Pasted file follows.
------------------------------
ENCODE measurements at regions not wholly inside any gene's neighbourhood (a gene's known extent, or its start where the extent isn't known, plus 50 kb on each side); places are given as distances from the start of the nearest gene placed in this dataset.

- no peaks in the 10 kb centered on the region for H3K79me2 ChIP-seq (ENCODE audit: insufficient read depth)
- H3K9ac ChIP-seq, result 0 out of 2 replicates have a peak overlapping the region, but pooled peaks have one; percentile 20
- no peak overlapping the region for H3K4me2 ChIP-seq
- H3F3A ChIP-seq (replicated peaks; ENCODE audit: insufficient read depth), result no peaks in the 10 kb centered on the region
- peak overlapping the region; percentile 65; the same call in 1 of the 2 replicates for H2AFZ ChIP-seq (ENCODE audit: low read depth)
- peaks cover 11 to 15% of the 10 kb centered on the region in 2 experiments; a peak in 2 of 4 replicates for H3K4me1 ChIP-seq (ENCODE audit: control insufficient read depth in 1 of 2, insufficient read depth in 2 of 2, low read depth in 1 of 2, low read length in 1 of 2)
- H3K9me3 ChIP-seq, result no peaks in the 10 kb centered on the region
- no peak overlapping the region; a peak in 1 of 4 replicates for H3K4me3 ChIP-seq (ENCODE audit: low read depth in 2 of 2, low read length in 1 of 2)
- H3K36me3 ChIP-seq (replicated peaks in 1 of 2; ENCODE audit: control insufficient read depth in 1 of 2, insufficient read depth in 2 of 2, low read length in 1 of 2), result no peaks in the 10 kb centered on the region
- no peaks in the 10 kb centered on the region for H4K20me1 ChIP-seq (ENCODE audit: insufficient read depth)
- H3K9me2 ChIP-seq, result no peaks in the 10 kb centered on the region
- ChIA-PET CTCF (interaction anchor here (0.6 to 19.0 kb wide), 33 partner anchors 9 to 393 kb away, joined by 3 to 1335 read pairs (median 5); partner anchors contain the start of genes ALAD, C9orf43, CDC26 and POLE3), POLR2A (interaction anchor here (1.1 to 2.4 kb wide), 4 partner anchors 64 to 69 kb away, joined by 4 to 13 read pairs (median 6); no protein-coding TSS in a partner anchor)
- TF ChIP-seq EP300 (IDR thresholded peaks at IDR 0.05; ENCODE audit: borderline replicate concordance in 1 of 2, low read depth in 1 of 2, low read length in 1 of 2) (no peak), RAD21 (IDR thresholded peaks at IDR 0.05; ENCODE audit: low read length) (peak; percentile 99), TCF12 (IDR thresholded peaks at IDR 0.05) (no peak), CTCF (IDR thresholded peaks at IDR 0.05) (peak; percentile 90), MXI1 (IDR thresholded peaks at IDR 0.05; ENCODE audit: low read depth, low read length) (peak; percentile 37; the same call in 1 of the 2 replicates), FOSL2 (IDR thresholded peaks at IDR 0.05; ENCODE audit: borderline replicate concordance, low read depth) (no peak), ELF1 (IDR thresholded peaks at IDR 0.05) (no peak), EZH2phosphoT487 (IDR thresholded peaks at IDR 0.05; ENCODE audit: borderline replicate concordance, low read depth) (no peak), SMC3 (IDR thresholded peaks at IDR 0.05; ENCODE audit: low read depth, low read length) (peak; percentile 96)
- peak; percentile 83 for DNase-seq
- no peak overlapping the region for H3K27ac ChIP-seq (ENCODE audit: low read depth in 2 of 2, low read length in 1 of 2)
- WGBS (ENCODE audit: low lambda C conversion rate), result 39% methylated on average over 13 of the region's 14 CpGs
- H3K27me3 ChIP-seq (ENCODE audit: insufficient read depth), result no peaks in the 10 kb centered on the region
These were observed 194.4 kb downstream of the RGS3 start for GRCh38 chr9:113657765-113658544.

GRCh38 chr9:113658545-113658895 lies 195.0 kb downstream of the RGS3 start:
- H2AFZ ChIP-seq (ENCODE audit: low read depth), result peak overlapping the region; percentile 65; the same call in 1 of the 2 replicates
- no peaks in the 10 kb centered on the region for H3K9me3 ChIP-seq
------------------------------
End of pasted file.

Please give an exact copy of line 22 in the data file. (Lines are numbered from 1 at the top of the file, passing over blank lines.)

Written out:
- no peaks in the 10 kb centered on the region for H3K9me3 ChIP-seq